The role of IL-1 in the pathogenesis of heart disease.
ABSTRACT Interleukin (IL)-1 consists of two distinct ligands, IL-1alpha and IL-1beta, with indistinguishable biological activities that signal through the IL-1 type I receptor (IL-1RI). A naturally occurring IL-1 receptor antagonist (IL-1Ra) binds to IL-1RI without initiating signal transduction and prevents IL-1 signaling, competitively inhibiting IL-1-mediated responses. Emerging evidence suggests that the balance between IL-1 agonists and antagonists plays an essential role in a variety of cardiovascular conditions. IL-1 may play a role in atherothrombotic disease by promoting the formation of atheromatous lesions, enhancing vascular inflammation, and triggering plaque destabilization. Following myocardial infarction, IL-1 critically regulates the inflammatory response and is involved in the development of adverse remodeling by enhancing expression of matrix metalloproteinases. IL-1 signaling may also be an essential mediator in the pathogenesis of heart failure by suppressing cardiac contractility, promoting myocardial hypertrophy, and inducing cardiomyocyte apoptosis. The present review summarizes current available data showing the significant role of IL-1 signaling in heart disease and raising the possibility that IL-1 inhibitors (such as anakinra, a nonglycosylated recombinant human IL-1Ra) may be clinically useful agents in patients with certain cardiovascular conditions.
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ABSTRACT: We describe an enzyme-linked immunosorbent assay (ELISA) for antibodies to HTLV-I using synthetic peptides corresponding to antigenic regions of HTLV-I structural protein. We observed that the peptides amino acid 100-119, 100-130, 131-160 and 295-314 of the gag protein, and 89-115, 175-199, 350-386 and 458-488 on the env protein correspond to the antigenic regions of HTLV-I structural protein. In particular, the peptide corresponding to amino acid 100-130 of the gag protein reacted with antibodies in all sera from HTLV-I carriers diagnosed by particle agglutination assay (PA) and indirect immunofluorescence assay (IF), but did not react with sera from healthy volunteers judged to be negative by PA and IF. Our results indicate that the ELISA using the peptide 100-130 of the gag protein can be used for donor screening of HTLV-I antibodies.International Journal of Cancer 06/1990; 45(5):865-8. · 5.44 Impact Factor
Article: Interleukin-1 beta induces cardiac myocyte growth but inhibits cardiac fibroblast proliferation in culture.[show abstract] [hide abstract]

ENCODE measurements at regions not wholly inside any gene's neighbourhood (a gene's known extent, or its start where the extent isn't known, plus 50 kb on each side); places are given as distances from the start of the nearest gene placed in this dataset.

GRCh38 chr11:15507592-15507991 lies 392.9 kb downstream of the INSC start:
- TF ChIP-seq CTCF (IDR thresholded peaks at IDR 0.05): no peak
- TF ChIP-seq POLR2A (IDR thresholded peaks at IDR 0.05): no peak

ABSTRACT: Interleukin-1 (IL-1), initially called "endogenous pyrogen," is primarily known as a mediator of inflammation. However, it also plays many other diverse physiologic roles including the stimulation and inhibition of both primary cells in culture and the interstitial and parenchymal cells of a number of organs including the heart. In the heart, IL-1 expression has traditionally been reported in situations where there is immunologic myocardial injury such as occurs during transplant rejection and congestive heart failure. For this reason, all of the effects of IL-1 have been presumed to be deleterious. Using a cell culture model which allows both the muscle cells (myocytes) and nonmuscle cells (fibroblasts) to be evaluated separately, we have found that IL-1 induces both cardiac myocyte hypertrophy and reinitiates myocyte DNA synthesis. In stark contrast, IL-1 exerts a potent anti-proliferative effect on cardiac fibroblasts. To our knowledge this is the first report concerning the differential effects of IL-1 on myocardial cell growth in culture and, given the inducible expression of IL-1 by myocardial cells during stress, underscores the importance of investigating the complex nature of the intracardiac cell-cell interactions that occur in the heart.Journal of Clinical Investigation 07/1995; 95(6):2555-64. · 15.39 Impact Factor
Article: Cardiac remodeling--concepts and clinical implications: a consensus paper from an international forum on cardiac remodeling. Behalf of an International Forum on Cardiac Remodeling.[show abstract] [hide abstract]
ABSTRACT: Cardiac remodeling is generally accepted as a determinant of the clinical course of heart failure (HF). Defined as genome expression resulting in molecular, cellular and interstitial changes and manifested clinically as changes in size, shape and function of the heart resulting from cardiac load or injury, cardiac remodeling is influenced by hemodynamic load, neurohormonal activation and other factors still under investigation. Although patients with major remodeling demonstrate progressive worsening of cardiac function, slowing or reversing remodeling has only recently become a goal of HF therapy. Mechanisms other than remodeling can also influence the course of heart disease, and disease progression may occur in other ways in the absence of cardiac remodeling. Left ventricular end-diastolic and end-systolic volume and ejection fraction data provide support for the beneficial effects of therapeutic agents such as angiotensin-converting enzyme (ACE) inhibitors and beta-adrenergic blocking agents on the remodeling process. These agents also provide benefits in terms of morbidity and mortality. Although measurement of ejection fraction can reliably guide initiation of treatment in HF, opinions differ regarding the value of ejection fraction data in guiding ongoing therapy. The role of echocardiography or radionuclide imaging in the management and monitoring of HF is as yet unclear. To fully appreciate the potential benefits of HF therapies, clinicians should understand the relationship between remodeling and HF progression. Their patients may then, in turn, acquire an improved understanding of their disease and the treatments they are given.Journal of the American College of Cardiology 04/2000; 35(3):569-82. · 14.16 Impact Factor